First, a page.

Describing the story as that of “a lost band in a lost town”, the film's opening sequence tells us that “not many people remember this. It's not that important.”

Another largely forgotten visit, which was both real and important, was that of Sana Hassan. Everyone recalls Anwar Sadat‘s famous visit to Jerusalem, but three years earlier, while Egyptian and Israeli forces were still deadlocked in the desert, Hassan caused a sensation and a scandal in Egypt by abandoning her diplomat husband and postgraduate studies at Harvard and moving to Israel – and Sadat forced her husband to divorce her.

Driven by fascination, her desire to embark on a personal quest for peace and understand the dynamics of the behind the conflict, she wound up spending three years in Israel, where she met people of all political hues and from all strata of society – reportedly from Golda Meir and Menachem Begin to Kibbutzim workers and street prostitutes. She wrote a book about her experiences which, perhaps due to its ambiguities and fiercely independent refusal to toe the party line of either camp, has fallen into obscurity.

Unfortunately, Arab audiences have been deprived of the opportunity to see The Band's Visit. Kolirin's dream was to have the film screened at the Cairo Film Festival. However, Egyptian artists and intellectuals generally maintain an unofficial cultural boycott of Israel.

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While I appreciate that Arabs should not normalise economic ties with Israel until there is peace with the , there is a need on both sides to humanise the other – and cultural exchange is essential in this regard.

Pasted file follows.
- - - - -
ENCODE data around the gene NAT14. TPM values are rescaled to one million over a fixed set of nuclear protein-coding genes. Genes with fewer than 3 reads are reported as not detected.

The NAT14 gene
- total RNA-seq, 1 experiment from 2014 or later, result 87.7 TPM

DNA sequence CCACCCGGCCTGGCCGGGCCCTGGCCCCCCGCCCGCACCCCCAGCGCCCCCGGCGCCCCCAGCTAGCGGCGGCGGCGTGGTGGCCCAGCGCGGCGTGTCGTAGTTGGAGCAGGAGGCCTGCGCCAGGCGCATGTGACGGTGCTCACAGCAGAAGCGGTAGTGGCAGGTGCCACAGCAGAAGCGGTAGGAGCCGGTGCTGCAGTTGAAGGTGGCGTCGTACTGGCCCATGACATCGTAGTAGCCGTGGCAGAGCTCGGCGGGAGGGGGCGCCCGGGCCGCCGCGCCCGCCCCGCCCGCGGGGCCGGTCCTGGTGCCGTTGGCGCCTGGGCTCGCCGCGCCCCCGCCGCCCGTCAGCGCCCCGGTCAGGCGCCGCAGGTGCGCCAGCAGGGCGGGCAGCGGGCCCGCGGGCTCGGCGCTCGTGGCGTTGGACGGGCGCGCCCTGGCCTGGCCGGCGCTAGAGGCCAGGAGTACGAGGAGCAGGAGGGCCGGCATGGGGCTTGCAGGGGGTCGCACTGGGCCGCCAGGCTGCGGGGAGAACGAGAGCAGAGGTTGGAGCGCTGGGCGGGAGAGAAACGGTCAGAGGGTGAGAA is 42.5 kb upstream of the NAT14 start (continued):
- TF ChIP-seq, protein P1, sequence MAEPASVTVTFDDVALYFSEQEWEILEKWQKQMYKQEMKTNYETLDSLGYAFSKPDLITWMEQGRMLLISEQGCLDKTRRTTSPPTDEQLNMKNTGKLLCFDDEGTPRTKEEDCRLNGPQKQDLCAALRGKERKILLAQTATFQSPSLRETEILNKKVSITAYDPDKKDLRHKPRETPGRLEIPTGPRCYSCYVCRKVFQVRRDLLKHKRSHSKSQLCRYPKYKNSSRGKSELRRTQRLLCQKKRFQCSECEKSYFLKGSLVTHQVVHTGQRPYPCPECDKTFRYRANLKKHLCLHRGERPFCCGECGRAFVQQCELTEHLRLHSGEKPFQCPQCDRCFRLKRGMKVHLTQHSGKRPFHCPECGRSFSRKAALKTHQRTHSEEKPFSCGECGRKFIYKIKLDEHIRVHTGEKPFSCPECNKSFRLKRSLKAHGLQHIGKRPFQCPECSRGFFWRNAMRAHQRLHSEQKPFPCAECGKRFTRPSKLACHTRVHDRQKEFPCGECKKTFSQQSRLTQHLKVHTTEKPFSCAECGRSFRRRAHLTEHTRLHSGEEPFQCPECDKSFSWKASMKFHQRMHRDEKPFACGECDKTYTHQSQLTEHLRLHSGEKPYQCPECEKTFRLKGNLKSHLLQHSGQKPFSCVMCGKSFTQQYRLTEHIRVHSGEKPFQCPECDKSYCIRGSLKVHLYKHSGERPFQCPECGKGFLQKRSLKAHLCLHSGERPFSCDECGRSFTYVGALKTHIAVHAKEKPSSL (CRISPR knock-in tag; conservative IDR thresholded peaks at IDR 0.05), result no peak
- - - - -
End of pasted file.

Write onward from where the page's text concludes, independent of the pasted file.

My own personal peace mission to Israel and Palestine last year provided me with a whole new depth of understanding. It enabled me to see the human face of Israel, which resembles their Arab neighbours in so many ways, to understand better why they think in particular ways and the complexity and ambiguity that political reductionism overlooks.

Unlike the Egyptian band and their Israeli hosts, there was no shortage of words during my visit – and the endless conversations and debates I had with the family I stayed with for part of my visit and other I encountered did us all good. If more Arabs and Israelis met face to face, then this conflict could be resolved faster.


This article first appeared in The Guardian on 27 May 2008.

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Khaled Diab

Khaled Diab

Khaled Diab is an award-winning journalist, blogger and writer who has been based in Tunis, Jerusalem, Brussels, Geneva and Cairo. Khaled also gives talks and is regularly interviewed by the print and audiovisual media. Khaled Diab is the author of two books: Islam for the Politically Incorrect (2017) and Intimate Enemies: Living with Israelis and Palestinians in the Holy Land. In 2014, the Anna Lindh Foundation awarded Khaled its Mediterranean Journalist Award in the press category. This website, The Chronikler, won the 2012 Best of the Blogs (BOBs) for the best English-language blog. Khaled was longlisted for the Orwell journalism prize in 2020. In addition, Khaled works as acting communications manager for the European Environmental Bureau (EEB), an NGO based in Brussels. He has also worked as a communications consultant to intergovernmental organisations, such as the EU and the UN, as well as civil society. Khaled lives with his beautiful and brilliant wife, Katleen, who works in humanitarian aid. The foursome is completed by the minis: Iskander, their playful, smart, charming, sociable and adorable son, and Sky, their playful, charming, mischievous and footballing cat. Egyptian by birth, Khaled’s life has been divided between the Middle East and Europe. He grew up in Egypt and the UK, and has lived in Belgium, on and off, since 2001. He holds dual Egyptian-Belgian nationality.